Application Examples

The most common application of F-18 is its linkage to a glucose molecule, in which a hydroxyl group is replaced by the radioactive F-18 atom, yielding F-18-fluorodeoxyglucose (F-18 FDG).[1] Administering F-18 FDG before a whole-body PET/CT enables clinicians to identify hypermetabolic foci of cancer and metastases, as well as other pathology, such as inflammation. Plateau of F-18 FDG accumulation in tissues typically occurs at 20 to 60 minutes. F-18 FDG is typically used to stage and monitor the treatment response of certain cancers.

It can also be used in brain imaging to evaluate dementia. Patients with Alzheimer disease or other forms of dementia will have areas of hypometabolism in the brain, and the distribution of hypometabolism can be a clue to the etiology.[10]

In addition, F-18 FDG is used to evaluate cardiac sarcoidosis, which causes abnormal foci of hypermetabolism in the myocardium due to inflammation.[11] The uptake mechanism in F-18 FDG involves glucose transporters (notably GLUT1). F-18 FDG is transported into cells where hexokinases phosphorylate them. While phosphorylated glucose can be further metabolized, phosphorylated FDG cannot, resulting in trapping and the ability to image tissues with gradually accumulating activity.

Florbetapir and florbetaben are biomarkers that bind to amyloid plaques seen in Alzheimer disease. Labeling 1 of these biomarkers with F-18 and administering it before a PET/CT of the brain helps evaluate for the presence of amyloid plaques and can help rule in or rule out Alzheimer disease.[12][10]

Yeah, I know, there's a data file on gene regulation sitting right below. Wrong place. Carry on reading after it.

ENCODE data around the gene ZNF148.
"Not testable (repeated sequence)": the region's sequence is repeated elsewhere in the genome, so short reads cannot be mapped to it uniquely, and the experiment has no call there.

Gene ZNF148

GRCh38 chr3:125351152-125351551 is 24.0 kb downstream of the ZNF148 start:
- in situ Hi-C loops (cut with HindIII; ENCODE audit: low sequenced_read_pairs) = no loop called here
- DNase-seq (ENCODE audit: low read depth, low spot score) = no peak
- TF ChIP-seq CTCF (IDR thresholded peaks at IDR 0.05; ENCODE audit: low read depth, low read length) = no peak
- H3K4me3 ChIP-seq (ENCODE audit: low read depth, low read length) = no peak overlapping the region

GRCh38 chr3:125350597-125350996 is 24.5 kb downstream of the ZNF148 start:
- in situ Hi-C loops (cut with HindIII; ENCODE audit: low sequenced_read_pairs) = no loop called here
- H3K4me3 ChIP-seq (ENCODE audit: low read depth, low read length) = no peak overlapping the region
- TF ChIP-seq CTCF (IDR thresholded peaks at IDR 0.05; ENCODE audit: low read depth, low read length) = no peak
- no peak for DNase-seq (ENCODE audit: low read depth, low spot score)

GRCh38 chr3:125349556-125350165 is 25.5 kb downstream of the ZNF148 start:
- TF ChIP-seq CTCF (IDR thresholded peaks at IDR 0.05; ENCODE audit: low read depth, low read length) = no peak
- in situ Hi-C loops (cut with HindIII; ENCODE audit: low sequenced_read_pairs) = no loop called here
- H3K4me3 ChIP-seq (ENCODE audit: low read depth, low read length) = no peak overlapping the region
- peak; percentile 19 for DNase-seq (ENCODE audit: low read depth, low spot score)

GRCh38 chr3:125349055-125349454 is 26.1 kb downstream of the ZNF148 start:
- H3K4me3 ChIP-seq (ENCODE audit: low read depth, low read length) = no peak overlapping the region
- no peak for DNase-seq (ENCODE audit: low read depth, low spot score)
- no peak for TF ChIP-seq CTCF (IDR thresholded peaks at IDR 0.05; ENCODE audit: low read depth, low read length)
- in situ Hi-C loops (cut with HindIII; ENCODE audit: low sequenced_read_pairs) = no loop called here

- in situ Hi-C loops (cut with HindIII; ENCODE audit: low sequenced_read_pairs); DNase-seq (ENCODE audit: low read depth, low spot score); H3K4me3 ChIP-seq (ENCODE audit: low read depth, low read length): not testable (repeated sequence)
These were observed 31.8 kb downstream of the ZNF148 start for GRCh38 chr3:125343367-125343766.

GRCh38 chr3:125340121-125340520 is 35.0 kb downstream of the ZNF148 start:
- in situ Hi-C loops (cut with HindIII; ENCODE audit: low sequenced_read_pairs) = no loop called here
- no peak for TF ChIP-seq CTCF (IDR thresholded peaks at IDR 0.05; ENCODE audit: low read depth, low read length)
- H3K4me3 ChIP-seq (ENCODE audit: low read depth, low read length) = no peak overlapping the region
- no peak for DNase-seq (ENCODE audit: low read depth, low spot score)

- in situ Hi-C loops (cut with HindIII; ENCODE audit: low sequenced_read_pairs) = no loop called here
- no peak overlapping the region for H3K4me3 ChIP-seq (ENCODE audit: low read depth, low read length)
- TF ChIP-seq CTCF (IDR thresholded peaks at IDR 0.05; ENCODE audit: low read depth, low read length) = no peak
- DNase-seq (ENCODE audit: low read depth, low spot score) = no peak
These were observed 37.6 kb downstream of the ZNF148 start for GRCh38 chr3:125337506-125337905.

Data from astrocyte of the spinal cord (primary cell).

Prostate-specific membrane antigens (PSMA) and fluciclovine can be labeled with F-18 to stage and monitor treatment response in prostate cancer.[13][14] Sodium fluoride (NaF) is a calcium analog with an affinity for hydroxyapatite on the surface of remodeling bone. F-18 NaF can be used to evaluate osseous metastatic disease in prostate cancer.[15] 

F-18 fluorodopa can be used to visualize dopaminergic neurons in the basal ganglia to evaluate Parkinson disease.[1][8] 

F-18 fluoroestradiol can be used in breast cancer imaging.[1][8] 

F-18 flurpiridaz is a radiotracer pending FDA approval for use in myocardial perfusion studies.[16]


F-18 radionuclide is a decay product of oxygen-18 and has a half-life of 110 minutes. Decay mode includes 97% positron emission and 3% electron capture. With a maximal energy of 634 keV and an average photon energy of 250 keV, the mean tissue range of 1.0 (maximum 2.4) allows it to travel a short distance before annihilation. This short distance between the site of emission and the site of annihilation results in excellent resolution characteristics of this radionuclide compared to other positron emitters. When tagged to fluorodeoxyglucose (FDG), F-18 acts as a marker of metabolic activity and has applications in infection evaluation, tumor staging, and cardiac viability.